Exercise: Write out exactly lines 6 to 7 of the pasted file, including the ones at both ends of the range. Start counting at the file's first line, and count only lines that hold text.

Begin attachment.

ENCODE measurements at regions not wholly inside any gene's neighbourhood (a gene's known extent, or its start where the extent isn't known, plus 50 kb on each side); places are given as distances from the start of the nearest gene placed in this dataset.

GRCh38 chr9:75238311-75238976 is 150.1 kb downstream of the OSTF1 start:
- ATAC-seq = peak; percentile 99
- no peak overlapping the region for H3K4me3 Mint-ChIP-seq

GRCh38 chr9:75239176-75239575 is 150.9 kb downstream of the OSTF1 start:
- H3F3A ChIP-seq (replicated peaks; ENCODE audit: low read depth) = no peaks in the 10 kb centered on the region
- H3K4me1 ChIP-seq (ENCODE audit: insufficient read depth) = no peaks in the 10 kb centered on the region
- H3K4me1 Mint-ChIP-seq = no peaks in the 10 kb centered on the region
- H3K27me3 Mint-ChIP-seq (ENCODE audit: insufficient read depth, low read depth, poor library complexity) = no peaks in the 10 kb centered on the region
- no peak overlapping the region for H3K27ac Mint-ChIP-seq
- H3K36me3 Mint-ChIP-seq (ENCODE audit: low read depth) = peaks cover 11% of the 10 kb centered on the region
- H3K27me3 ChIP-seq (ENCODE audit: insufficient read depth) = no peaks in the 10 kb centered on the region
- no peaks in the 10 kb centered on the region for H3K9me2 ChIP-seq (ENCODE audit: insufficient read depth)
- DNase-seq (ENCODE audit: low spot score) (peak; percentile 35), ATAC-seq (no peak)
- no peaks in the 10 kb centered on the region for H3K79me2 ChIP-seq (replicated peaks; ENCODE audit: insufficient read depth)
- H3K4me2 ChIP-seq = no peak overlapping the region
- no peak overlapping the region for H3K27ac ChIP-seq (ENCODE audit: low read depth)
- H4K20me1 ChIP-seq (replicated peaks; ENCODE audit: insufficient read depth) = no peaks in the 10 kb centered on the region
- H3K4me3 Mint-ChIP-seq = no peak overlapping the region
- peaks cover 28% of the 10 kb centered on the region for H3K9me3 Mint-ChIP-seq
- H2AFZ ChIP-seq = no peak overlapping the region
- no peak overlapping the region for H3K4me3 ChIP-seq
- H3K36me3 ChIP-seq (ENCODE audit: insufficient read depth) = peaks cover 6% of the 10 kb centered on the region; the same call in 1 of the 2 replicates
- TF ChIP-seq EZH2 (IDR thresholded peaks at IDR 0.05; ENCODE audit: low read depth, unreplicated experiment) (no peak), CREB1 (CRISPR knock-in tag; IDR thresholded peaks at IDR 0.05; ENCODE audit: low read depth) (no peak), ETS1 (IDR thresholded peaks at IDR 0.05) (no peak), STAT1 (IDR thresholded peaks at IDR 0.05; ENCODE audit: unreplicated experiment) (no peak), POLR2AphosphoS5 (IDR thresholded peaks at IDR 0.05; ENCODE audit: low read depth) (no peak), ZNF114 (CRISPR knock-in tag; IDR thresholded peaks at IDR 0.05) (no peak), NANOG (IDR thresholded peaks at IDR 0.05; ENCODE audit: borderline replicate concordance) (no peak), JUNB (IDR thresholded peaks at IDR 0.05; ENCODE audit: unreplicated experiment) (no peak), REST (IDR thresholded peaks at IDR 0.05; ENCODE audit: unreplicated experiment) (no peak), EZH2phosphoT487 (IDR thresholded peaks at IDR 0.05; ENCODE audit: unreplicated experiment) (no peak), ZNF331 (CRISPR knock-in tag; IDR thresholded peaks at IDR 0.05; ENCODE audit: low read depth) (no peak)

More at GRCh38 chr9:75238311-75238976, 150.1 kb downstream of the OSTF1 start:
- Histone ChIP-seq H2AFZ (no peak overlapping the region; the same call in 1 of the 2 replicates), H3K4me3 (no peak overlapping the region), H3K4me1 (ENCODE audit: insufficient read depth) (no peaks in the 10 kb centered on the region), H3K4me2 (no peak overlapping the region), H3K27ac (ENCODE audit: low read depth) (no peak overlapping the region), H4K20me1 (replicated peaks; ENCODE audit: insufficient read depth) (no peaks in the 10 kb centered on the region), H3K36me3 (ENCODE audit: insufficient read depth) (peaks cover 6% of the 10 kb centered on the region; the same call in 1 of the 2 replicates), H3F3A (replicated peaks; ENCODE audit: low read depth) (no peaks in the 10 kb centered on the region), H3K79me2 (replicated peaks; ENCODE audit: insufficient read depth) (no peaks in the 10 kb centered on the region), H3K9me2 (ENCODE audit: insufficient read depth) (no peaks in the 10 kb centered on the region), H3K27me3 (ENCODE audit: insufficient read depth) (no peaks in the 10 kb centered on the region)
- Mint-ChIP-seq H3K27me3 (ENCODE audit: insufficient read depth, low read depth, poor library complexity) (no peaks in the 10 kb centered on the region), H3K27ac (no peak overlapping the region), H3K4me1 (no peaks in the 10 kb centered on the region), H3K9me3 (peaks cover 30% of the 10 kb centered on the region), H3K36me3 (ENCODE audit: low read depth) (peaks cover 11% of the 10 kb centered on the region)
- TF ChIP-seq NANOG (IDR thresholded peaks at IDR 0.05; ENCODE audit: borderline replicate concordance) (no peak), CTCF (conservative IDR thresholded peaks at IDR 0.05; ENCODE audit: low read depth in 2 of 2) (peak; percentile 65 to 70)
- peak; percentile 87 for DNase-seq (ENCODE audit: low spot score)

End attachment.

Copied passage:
- H3F3A ChIP-seq (replicated peaks; ENCODE audit: low read depth) = no peaks in the 10 kb centered on the region
- H3K4me1 ChIP-seq (ENCODE audit: insufficient read depth) = no peaks in the 10 kb centered on the region